As an artist, how much context and instruction do we need to give to a viewer for the art we are creating to be impactful? Without the context, does the art become less meaningful or does it allow the viewer a better chance to engage with the work and develop their own personal connection to it? Viewing Blake Marque Carrington's projections at the DDA faculty show raised these questions for me. While the video projected was aesthetically pleasing and almost entrancing, there was little context for the content of the videos and how they were being created. Was it interactive? Were we able to manipulate the projected video because of an unseen sensor? After the show I looked up Blake's website to find out some more information. The video projections are generated from sound – an audio recording of a psychoanalysis session between the artist and a therapist. According to Blake the "Inspiration comes from a debate active in theoretical physics called the Information Loss Paradox, where scientists argue over whether information can truly be lost if it falls into a black hole." Knowing this information completely reframes my experience of the art piece. Now I engage with it knowing it is a representation of the loss of information. Viewing it again with this framework it makes me question the ways we communicate and the ways we remember. How memory breaks down and our break downs in communication when we try to articulate certain thoughts and emotions. The video is projected in a similar format each time, making consistent use of simple materials like black and white tape and the angle of projection, but the content changes every time even though the source audio stays the same, similar to how we express our memories over time. Often the basic framework of a memory may remain in tact, but as we retell the memory, and the actual event becomes more distant, the content changes with each recollection and retelling of the memory.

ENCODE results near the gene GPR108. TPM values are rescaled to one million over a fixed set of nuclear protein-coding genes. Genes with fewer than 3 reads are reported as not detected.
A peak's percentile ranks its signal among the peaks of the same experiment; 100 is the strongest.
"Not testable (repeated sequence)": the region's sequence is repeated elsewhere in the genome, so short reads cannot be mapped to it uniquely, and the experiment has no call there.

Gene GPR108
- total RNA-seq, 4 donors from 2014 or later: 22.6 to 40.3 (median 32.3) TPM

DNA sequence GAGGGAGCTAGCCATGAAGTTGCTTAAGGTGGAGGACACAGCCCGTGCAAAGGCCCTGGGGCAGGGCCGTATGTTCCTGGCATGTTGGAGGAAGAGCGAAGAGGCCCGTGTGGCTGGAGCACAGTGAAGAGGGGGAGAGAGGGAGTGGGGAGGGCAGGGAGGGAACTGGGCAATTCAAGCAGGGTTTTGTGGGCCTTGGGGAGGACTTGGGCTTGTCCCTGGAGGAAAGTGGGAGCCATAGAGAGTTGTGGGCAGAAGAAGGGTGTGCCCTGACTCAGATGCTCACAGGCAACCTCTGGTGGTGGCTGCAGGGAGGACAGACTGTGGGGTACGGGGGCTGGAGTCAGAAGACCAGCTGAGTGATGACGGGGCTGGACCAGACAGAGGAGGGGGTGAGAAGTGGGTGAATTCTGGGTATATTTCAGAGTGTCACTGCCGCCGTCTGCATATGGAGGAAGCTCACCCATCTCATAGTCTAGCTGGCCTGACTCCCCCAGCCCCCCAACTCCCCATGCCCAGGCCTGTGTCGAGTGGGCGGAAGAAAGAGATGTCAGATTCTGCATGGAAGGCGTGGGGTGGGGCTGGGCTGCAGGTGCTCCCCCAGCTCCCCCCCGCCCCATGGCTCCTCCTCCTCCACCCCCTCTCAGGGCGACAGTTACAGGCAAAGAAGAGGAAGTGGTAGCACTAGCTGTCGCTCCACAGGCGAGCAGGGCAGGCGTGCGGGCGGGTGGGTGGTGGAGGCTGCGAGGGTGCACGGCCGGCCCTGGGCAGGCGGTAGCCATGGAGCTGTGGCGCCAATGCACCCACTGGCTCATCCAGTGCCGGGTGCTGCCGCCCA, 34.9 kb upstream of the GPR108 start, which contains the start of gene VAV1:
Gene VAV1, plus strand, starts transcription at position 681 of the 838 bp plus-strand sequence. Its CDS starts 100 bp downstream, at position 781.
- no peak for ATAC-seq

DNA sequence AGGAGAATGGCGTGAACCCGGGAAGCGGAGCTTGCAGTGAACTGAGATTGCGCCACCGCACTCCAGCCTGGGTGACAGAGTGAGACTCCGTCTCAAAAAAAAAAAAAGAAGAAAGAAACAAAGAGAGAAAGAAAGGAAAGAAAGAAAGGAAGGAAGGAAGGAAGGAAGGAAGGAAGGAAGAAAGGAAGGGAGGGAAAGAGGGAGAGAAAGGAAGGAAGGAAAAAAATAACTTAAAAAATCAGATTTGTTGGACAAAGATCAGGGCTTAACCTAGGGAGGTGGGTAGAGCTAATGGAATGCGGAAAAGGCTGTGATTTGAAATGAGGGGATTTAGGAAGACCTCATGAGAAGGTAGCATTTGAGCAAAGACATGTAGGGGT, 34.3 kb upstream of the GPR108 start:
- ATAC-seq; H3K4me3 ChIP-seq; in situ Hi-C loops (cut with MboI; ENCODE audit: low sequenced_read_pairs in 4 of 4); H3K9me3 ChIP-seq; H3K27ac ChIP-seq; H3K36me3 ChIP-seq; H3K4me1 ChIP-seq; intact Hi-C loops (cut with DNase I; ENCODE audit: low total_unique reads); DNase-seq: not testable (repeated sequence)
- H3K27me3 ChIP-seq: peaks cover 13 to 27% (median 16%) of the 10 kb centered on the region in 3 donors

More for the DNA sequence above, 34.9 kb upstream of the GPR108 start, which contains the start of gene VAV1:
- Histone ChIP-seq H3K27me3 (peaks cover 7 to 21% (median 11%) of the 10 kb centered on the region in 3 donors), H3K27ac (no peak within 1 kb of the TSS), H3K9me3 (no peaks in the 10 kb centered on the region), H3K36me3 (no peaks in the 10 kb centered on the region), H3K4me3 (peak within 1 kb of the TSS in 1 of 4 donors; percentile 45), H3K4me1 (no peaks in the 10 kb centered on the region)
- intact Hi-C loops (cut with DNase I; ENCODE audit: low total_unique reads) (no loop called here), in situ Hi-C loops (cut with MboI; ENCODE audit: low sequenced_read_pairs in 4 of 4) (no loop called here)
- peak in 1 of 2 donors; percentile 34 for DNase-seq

When I first viewed the projection my appreciation of it was superficial. I found it visually pleasing and interesting. Since I didn't have any context about the piece while initially discussing it I was forced to look for meaning and have discussions around the materials, projection angles, etc. but again it all felt to be a on very superficial level since I had no other context with which to frame the projections. Reading more about the piece enhanced my experience of the projection significantly; however, if I had all of that information before viewing the piece I probably would have viewed it much more passively. I think providing context for art is important, but forcing someone to discover that context on their own instead of readily presenting them with it also allows them to have an an extended engagement with the art that could be even more impactful. 


The Year We Made Contact by Blake Marques Carrington


MoMA PS. 1

Fernando Palma Rodriguez

Palma Rodriguez's work makes you uncomfortable from the moment you set foot in the room. The crude construction, with sculptures made from repurposed materials and with wires hanging everywhere, plays into his narratives discussing the violence and environmental crisis occurring in his native Mexico.